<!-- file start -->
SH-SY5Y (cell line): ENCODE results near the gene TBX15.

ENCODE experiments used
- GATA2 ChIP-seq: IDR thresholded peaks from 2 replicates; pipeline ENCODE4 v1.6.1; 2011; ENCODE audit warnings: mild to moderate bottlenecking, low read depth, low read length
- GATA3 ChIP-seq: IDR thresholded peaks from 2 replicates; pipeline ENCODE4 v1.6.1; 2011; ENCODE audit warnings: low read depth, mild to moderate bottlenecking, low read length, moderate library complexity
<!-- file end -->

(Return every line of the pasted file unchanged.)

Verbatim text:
SH-SY5Y (cell line): ENCODE results near the gene TBX15.

ENCODE experiments used
- GATA2 ChIP-seq: IDR thresholded peaks from 2 replicates; pipeline ENCODE4 v1.6.1; 2011; ENCODE audit warnings: mild to moderate bottlenecking, low read depth, low read length
- GATA3 ChIP-seq: IDR thresholded peaks from 2 replicates; pipeline ENCODE4 v1.6.1; 2011; ENCODE audit warnings: low read depth, mild to moderate bottlenecking, low read length, moderate library complexity